There was lots of good advice on finding a school for your child at a recent panel discussion on choosing an elementary school. OK, OK, so I was one of the panelists, but I'm not talking about myself here.

My fellow speakers, Martha Benoff, a certified school psychologist, and Luise Moskowitz, who is on the Outreach Committee for the Home and School Association at Greenfield Elementary, were chock full of helpful tips, which I'll share here.

Benoff started out talking about a news story she had seen recently that tracked several New York families as they sought to get their children into an elite private school there. The families believed that the preschool their children attended would set the course for the rest of their lives, putting immense pressure on 4-year-olds to perform.

Benoff urged the crowd not to adopt this mentality. "There is no one right school," she said. "There are many right schools."

She also talked about how many parents, including me, feel overwhelmed at the number of school options in Philadelphia, a feeling she calls "too muchness." It's counterintuitive, but having too many choices induces anxiety.

So, just calm down, trust what your gut is telling you as you visit schools, and know that you will probably make the right choice.

"Too muchness" perfectly described my own feeling while searching for the next school for my son, who is 4. On one hand, I feel stuck because my local school is underperforming. On the other hand, city parents like me face a variety of bewildering options, including transferring to another Philadelphia district school and applying to charters, private or religious schools. Some suburbs even accept students who don't live there for about $10,000 a year.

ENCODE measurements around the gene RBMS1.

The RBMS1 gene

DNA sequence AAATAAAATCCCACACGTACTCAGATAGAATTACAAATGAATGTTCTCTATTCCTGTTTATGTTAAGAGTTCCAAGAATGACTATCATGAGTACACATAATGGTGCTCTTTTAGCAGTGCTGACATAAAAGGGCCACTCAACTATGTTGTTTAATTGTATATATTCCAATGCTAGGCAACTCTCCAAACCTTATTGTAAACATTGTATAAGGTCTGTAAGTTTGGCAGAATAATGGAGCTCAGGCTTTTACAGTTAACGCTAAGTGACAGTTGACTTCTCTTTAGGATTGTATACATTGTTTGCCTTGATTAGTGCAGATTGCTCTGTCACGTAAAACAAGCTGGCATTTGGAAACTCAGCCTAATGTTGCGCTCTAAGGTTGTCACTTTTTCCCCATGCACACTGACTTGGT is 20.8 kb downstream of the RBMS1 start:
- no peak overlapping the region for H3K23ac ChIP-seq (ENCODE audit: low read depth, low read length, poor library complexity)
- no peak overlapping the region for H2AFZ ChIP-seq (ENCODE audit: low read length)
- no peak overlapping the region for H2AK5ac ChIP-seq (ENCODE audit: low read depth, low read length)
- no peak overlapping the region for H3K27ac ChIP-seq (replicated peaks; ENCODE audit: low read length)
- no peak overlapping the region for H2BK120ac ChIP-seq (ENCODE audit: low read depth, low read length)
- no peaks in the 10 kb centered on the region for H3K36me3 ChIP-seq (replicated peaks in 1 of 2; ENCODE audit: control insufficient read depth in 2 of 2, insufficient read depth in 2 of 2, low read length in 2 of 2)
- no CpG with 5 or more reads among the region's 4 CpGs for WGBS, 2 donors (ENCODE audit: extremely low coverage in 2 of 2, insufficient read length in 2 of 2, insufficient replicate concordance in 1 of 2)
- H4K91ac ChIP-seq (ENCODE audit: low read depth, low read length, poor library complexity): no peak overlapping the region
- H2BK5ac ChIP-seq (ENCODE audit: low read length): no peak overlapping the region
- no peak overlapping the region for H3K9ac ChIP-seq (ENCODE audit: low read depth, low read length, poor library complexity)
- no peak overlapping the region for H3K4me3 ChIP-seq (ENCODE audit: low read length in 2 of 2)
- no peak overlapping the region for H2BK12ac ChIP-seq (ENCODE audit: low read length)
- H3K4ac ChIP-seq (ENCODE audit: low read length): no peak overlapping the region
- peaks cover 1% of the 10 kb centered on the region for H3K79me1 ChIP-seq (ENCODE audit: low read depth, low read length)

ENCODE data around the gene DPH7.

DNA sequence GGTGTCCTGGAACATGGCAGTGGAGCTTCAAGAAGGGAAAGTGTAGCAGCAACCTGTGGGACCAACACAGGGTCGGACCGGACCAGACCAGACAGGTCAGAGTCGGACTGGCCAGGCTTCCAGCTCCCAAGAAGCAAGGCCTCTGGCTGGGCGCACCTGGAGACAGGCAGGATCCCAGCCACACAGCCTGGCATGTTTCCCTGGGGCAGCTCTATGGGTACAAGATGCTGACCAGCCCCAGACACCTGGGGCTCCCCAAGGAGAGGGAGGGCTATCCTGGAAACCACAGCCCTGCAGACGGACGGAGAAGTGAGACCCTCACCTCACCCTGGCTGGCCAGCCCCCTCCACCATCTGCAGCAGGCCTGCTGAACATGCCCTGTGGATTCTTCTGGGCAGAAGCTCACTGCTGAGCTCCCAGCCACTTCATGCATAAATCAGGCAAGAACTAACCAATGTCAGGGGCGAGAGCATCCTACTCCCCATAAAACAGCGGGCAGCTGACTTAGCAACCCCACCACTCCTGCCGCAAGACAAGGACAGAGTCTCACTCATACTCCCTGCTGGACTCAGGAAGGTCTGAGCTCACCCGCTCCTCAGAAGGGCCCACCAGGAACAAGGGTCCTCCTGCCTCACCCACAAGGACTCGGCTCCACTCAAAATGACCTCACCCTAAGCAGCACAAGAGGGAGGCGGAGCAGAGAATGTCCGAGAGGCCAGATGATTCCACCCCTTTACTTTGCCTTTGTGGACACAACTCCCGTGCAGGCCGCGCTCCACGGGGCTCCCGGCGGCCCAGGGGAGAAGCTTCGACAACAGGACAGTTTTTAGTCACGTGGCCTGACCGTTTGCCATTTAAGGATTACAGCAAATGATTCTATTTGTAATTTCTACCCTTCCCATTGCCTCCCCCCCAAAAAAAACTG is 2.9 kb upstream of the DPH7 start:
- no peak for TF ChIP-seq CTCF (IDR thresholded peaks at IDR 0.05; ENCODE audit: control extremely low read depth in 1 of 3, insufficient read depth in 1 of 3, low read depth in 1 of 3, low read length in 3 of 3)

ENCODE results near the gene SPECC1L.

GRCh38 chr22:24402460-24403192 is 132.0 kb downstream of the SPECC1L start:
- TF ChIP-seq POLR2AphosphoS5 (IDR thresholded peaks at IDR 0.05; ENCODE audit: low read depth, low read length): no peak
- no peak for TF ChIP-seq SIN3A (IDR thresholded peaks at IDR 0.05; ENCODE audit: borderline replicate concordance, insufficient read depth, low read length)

But the choices don't seem easy. The district schools with the best reputations are quickly filling up with catchment children because more families live in Center City, so there are fewer spots for transfers.

The most popular charter schools have hundreds of applications for every spot. Not everyone is comfortable with a religious school, and yearly tuition at most private schools starts at about $11,000 and is more than $20,000 at many.

And then there are the practical considerations, which Moskowitz said people need to take seriously. If the dream school for your child involves a 30-minute commute, do you really have time for that? It's about more than just avoiding a stressful morning. Tardiness can affect your child's ability to get into other schools, she said.

Greenfield is probably the most popular choice among parents seeking to transfer their children within the Philadelphia School District. Moskowitz said the number of children that Greenfield accepts from outside its boundaries varies from year to year, but this year, the school is filling up with catchment children. She thinks only about 10 from outside the catchment will get into Greenfield.

- Miriam Hill